01/02/2018 15:05 EST | Updated 01/02/2018 21:27 EST

'Jeopardy!' Player Loses Thousands After Mispronouncing 'Gangsta's Paradise'

Not so Coolio under pressure.

The minds behind the answers on “Jeopardy!” did not come to play on Monday night when a contestant mispronounced the title of a Coolio song, costing him $3,200.

On the first episode of 2018, contestants were given this Double Jeopardy! clue to win $1,600: “A song by Coolio from ‘Dangerous Minds’ goes back in time to become a 1667 John Milton classic.” The category was “Music & Literature Before & Afters,” a popular theme on the quiz show where contestants must combine well-known entities to create a new phrase.


Contestant Nick Spicher buzzed in and confidently answered: “What is Gangster’s Paradise Lost?”

The answer pushed Spicher to the lead, going from $9,600 to $11,200.

Moments later, host Alex Trebek revoked the dollar value Spicher had won from the answer plus the penalty he should have received for answering incorrectly.

“Our judges have re-evaluated one of your responses a few moments ago, Nick,” he said. “You said ‘gangster’s’ instead of ‘gangsta’s’ on that song by Coolio, so we take $3,200 away from you. So you are now in second place.”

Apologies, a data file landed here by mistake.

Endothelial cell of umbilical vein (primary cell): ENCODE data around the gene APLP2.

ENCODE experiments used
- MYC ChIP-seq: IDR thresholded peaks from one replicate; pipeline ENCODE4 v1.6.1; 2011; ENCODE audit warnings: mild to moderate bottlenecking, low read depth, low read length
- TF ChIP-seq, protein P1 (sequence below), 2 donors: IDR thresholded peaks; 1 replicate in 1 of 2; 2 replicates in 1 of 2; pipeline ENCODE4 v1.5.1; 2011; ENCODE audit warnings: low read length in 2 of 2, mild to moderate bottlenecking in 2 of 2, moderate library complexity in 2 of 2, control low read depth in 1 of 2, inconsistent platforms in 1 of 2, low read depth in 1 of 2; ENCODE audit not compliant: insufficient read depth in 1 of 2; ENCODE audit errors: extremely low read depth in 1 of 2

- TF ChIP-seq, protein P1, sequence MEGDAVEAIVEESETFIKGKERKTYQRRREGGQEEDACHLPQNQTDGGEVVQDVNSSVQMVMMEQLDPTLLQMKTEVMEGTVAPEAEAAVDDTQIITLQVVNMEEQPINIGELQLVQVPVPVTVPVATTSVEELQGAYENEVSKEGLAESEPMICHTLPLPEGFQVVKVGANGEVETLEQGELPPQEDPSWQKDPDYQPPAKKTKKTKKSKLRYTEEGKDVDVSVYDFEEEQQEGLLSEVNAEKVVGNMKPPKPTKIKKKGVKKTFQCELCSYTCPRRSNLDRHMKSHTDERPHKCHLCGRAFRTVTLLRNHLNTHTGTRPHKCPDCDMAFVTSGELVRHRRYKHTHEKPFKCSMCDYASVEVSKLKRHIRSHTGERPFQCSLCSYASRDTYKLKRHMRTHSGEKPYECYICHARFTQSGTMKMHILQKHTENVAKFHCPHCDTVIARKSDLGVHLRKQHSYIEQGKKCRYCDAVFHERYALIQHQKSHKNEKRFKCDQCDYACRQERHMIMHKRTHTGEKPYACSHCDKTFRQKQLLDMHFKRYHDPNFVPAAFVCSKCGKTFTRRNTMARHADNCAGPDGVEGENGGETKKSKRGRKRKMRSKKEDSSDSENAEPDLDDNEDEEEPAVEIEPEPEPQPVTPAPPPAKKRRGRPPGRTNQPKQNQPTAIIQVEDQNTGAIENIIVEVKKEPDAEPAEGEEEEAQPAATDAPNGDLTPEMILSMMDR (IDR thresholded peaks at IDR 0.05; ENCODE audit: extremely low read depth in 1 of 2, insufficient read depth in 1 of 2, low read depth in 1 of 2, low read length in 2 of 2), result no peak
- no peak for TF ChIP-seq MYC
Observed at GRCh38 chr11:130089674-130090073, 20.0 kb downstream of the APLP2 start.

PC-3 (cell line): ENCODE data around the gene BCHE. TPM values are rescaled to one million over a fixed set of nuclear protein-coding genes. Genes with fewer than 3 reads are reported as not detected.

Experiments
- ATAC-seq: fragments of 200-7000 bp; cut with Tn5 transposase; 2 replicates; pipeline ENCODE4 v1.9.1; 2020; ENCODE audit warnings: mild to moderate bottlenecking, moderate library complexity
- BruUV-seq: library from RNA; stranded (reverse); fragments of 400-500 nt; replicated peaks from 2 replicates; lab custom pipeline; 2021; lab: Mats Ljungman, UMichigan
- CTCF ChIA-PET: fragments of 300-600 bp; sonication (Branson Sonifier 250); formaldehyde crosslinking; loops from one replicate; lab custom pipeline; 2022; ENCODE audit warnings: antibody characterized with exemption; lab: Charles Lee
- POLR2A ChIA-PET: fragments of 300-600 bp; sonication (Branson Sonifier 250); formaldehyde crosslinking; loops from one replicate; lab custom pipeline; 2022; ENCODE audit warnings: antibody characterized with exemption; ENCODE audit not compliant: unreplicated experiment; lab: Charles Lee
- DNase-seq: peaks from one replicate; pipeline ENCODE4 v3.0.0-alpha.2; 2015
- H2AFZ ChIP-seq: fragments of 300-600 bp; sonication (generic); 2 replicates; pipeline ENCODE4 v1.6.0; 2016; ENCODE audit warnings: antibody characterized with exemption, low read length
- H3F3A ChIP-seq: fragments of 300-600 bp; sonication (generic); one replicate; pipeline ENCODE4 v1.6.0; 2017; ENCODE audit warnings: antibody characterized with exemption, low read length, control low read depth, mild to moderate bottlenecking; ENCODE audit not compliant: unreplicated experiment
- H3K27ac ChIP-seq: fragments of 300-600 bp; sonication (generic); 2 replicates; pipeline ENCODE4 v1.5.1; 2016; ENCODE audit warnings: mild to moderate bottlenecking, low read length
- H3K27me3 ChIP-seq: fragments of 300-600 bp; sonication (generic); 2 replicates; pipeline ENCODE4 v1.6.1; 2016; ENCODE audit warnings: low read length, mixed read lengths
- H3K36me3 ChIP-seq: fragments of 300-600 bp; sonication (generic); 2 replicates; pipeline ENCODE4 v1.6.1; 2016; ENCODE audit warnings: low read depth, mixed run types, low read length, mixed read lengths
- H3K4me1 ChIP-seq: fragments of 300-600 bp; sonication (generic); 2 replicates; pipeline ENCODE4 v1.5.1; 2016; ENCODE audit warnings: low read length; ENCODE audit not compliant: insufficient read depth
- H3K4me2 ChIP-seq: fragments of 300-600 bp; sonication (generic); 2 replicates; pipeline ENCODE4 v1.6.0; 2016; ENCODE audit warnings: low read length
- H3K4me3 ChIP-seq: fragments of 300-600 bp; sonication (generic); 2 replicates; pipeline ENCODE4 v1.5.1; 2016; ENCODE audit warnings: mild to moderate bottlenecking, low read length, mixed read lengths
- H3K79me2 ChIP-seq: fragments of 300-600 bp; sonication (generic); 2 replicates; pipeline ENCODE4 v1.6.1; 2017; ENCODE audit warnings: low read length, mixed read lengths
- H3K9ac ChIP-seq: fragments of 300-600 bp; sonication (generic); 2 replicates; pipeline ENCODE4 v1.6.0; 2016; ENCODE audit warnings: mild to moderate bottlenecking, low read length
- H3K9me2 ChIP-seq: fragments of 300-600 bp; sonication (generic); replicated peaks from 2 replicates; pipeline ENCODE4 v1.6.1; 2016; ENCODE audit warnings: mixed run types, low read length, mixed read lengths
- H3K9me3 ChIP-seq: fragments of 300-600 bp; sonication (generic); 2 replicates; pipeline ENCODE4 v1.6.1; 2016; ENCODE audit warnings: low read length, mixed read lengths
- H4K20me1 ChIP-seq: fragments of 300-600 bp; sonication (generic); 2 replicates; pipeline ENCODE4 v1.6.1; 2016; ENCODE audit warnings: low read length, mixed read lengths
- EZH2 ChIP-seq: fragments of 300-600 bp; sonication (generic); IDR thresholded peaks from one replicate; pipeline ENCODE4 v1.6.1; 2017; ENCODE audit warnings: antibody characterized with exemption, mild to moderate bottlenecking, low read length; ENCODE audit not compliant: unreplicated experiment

You can watch the awkwardness here:

OUCH. Don’t mess with the genius of Coolio, my man. 

“Jeopardy!” explained the error of Spicher’s remark in full detail on its blog, noting that each response in the game is carefully reviewed “at the Judges’ Table during live gameplay to ensure that it is complete and accurate.” 

As such, the show “ultimately ruled against Nick’s response of ‘Gangster’s Paradise Lost’” because of one syllable.

“Although Nick’s response of ‘Gangster’s Paradise Lost’ was initially accepted, the hard R sound caught the ear of one member of the onstage team, who immediately followed up with a quick check,” the blog post reads. “It turns out that ‘gangsta’ and ‘gangster’ are both listed separately in the Oxford English Dictionary, each with its own unique definition.”

So, because Spicher’s response changed not only the title, but also its meaning, it was rendered unacceptable.

Despite his syllabic misstep, Spicher won the competition for the evening. Though he probably should leave the Coolio references to someone else.

25 Surprisingly Real Names Of Your Favorite Rappers